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Two Resolutions Eliminating the Two Term Presidency Limit; the Planting of a Nightmare?

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Two proposed congressional bills are intended to repeal the twenty-second amendment of The U. S. Constitution. They are House Resolution 9, sponsored by Democrat Jos- E. Serrano of New York and House Resolution 24, sponsored by Steny H. Hoyer of Maryland, also a Democrat.

The twenty-second amendment states:

"Section 1. No person shall be elected to the office of the President more than twice, and no person who has held the office of President, or acted as President, for more than two years of a term to which some other person was elected President shall be elected to the office of the President more than once. But this article shall not apply to any person holding the office of President when this article was proposed by the Congress, and shall not prevent any person who may be holding the office of President, or acting as President, during the term within which this article becomes operative from holding the office of President or acting as President during the remainder of such term.

Section 2. This article shall be inoperative unless it shall have been ratified as an amendment to the Constitution by the legislatures of three-fourths of the several states within seven years from the date of its submission to the states by the Congress."

Hoyer's bill is bipartisan. Republican radical right wing congressman F. James Sensenbrenner of Wisconsin is co-sponsoring Resolution 24.

Serrano and Hoyer have been working on repealing the twenty-second amendment since the Presidency of Bill Clinton. It's plausible that they wanted to extend Clinton's presidency and now must "prove" that their intentions were nonpartisan.

In introducing HJ Res 24, Hoyer stated that "though I am not a supporter of the current President, I feel there are good public policy reasons for a repeal of this amendment. Under the Constitution as altered by the 22nd Amendment, this must be President George W. Bush's last term even if the American people should want him to continue in office. This is an undemocratic result."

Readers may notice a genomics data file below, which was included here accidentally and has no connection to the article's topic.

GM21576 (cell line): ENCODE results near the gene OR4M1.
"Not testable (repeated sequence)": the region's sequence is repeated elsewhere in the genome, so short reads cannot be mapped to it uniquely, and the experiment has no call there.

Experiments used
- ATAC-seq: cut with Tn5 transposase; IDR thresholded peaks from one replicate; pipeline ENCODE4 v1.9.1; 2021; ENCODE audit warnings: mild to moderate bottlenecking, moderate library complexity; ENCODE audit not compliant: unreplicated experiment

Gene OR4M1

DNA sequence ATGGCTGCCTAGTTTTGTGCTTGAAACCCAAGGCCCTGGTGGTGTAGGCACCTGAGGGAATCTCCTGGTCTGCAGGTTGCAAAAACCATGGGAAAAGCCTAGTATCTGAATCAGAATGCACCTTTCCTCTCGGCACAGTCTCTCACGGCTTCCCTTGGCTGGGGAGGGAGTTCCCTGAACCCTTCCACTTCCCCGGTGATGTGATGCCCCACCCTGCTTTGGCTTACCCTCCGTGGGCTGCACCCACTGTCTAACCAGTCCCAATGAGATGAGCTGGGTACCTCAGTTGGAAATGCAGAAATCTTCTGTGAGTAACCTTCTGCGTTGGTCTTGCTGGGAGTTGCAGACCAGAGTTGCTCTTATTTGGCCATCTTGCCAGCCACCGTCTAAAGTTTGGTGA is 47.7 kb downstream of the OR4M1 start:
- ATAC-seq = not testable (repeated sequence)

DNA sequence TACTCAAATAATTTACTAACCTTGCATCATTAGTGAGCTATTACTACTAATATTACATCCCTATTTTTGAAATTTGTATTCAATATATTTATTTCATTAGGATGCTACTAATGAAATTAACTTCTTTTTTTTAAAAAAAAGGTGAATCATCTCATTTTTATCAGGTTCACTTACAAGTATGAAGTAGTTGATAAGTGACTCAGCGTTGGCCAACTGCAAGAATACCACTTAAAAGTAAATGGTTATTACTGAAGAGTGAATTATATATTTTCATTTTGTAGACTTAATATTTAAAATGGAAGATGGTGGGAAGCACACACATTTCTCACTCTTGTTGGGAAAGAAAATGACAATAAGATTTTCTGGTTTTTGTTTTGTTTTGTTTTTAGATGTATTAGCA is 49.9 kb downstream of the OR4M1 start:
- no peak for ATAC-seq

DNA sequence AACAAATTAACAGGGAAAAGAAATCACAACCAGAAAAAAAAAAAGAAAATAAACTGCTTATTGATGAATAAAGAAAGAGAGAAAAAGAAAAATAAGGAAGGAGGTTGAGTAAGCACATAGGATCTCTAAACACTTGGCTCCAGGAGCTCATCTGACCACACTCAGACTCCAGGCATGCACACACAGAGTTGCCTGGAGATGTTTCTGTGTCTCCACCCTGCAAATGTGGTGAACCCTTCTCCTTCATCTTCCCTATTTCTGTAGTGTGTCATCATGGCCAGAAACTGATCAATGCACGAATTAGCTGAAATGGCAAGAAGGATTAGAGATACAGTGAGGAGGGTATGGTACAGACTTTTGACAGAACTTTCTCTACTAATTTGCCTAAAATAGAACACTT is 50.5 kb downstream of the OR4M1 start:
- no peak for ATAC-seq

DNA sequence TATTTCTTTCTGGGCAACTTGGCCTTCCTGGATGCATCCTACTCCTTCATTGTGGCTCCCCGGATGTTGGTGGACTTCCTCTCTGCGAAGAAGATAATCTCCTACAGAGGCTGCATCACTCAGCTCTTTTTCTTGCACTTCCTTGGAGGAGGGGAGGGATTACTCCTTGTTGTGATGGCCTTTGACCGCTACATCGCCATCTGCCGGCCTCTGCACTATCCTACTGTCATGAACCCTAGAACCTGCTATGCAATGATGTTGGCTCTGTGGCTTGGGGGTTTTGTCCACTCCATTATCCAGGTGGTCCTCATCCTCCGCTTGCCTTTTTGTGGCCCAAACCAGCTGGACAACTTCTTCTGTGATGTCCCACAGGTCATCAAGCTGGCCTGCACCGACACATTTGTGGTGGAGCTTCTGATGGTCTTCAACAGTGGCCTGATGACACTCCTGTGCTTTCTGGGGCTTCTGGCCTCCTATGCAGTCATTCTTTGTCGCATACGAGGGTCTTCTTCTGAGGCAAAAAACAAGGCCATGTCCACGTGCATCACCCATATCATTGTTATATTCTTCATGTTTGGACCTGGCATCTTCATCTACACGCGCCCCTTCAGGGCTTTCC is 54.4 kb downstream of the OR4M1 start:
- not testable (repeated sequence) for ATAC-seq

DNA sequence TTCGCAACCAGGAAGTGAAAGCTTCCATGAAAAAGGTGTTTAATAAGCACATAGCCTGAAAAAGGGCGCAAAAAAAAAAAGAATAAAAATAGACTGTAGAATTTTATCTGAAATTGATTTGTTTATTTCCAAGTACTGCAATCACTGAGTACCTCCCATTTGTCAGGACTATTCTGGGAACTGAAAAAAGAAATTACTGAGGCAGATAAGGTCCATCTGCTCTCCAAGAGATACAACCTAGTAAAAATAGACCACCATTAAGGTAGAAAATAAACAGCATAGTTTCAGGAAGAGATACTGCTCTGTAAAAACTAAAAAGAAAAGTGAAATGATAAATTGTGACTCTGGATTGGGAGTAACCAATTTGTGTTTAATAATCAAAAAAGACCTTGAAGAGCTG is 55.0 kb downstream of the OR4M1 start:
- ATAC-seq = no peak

Is the "undemocratic result" of which Hoyer speaks worth giving The Regime, possibly the least Democratic leadership this country has ever had, a legal route by which to cheat their way to a more terms? Changing the twenty-second amendment is far too dangerous.

The twenty-second amendment was passed in 1951 after FDR had been elected four times between 1933-1945. Roosevelt died shortly after his fourth term began.

Part of the reason Roosevelt was elected four times was to maintain consistency of leadership during World War II. That conflict had specific goals which, when met, would signal the end of the war.

Members of The Regime warn that the so called war on terrorism is a "different kind of war". The enemy can be anywhere at any time, doesn't represent a nation state and doesn't wear a uniform. The number of enemy "combatants" is unknown. Consequently, it will be difficult, if not impossible, to gauge when the "war on terrorism" is over.

If Resolution 9 or 24 succeed, The Regime could remain in power indefinitely citing the importance of seamless leadership during times of "war".

Following what happened on September 11, 2001, this country invaded Iraq. If the official narrative of the events of 9/11 is true, it constitutes a crime committed by 19 hijackers, none of them Iraqi, not a declaration of war.

The logical reaction to 9/11 would have been to hunt down and capture the remaining Al Qaeda criminals. Invading Iraq was the wrong response.

However, The Regime claims that the invasion of Iraq is part of the "war on terror", not a response to a crime. Therefore, a case could be made for "seamless leadership during war time". Repealing the twenty-second amendment could appear to "make sense".

If the amendment isn't repealed before November of 2008, there's another method The Regime could use to extend its term in office. It would involve the threat of a terrorist attack.

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Michael Bonanno is an associate editor for OpEdNews.

He is also a published poet, essayist and musician who lives in the San Francisco Bay Area.

Bonanno is a political progressive, not a Democratic Party apologist. He believes it's (more...)

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